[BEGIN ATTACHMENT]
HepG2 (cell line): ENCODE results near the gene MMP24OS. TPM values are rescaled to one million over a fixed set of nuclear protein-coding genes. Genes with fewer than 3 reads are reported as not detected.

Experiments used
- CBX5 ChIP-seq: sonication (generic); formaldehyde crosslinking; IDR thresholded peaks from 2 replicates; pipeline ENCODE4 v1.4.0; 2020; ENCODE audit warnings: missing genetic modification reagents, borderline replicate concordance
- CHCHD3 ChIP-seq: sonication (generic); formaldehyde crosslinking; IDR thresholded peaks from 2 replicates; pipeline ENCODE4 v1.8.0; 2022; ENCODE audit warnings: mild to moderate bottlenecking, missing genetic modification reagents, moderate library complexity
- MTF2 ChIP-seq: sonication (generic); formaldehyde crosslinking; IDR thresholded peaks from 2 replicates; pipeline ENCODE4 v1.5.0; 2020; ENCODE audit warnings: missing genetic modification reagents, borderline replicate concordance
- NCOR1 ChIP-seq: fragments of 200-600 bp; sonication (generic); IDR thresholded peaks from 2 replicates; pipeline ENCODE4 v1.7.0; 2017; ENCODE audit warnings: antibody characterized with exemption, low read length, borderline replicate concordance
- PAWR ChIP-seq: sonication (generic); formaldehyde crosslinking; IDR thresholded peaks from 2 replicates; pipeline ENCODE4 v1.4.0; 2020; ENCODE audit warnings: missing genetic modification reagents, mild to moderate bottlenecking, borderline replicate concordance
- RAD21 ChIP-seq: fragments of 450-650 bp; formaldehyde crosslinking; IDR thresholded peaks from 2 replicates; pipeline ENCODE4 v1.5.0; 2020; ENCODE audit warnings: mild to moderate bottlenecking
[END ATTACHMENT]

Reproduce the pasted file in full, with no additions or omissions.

HepG2 (cell line): ENCODE results near the gene MMP24OS. TPM values are rescaled to one million over a fixed set of nuclear protein-coding genes. Genes with fewer than 3 reads are reported as not detected.

Experiments used
- CBX5 ChIP-seq: sonication (generic); formaldehyde crosslinking; IDR thresholded peaks from 2 replicates; pipeline ENCODE4 v1.4.0; 2020; ENCODE audit warnings: missing genetic modification reagents, borderline replicate concordance
- CHCHD3 ChIP-seq: sonication (generic); formaldehyde crosslinking; IDR thresholded peaks from 2 replicates; pipeline ENCODE4 v1.8.0; 2022; ENCODE audit warnings: mild to moderate bottlenecking, missing genetic modification reagents, moderate library complexity
- MTF2 ChIP-seq: sonication (generic); formaldehyde crosslinking; IDR thresholded peaks from 2 replicates; pipeline ENCODE4 v1.5.0; 2020; ENCODE audit warnings: missing genetic modification reagents, borderline replicate concordance
- NCOR1 ChIP-seq: fragments of 200-600 bp; sonication (generic); IDR thresholded peaks from 2 replicates; pipeline ENCODE4 v1.7.0; 2017; ENCODE audit warnings: antibody characterized with exemption, low read length, borderline replicate concordance
- PAWR ChIP-seq: sonication (generic); formaldehyde crosslinking; IDR thresholded peaks from 2 replicates; pipeline ENCODE4 v1.4.0; 2020; ENCODE audit warnings: missing genetic modification reagents, mild to moderate bottlenecking, borderline replicate concordance
- RAD21 ChIP-seq: fragments of 450-650 bp; formaldehyde crosslinking; IDR thresholded peaks from 2 replicates; pipeline ENCODE4 v1.5.0; 2020; ENCODE audit warnings: mild to moderate bottlenecking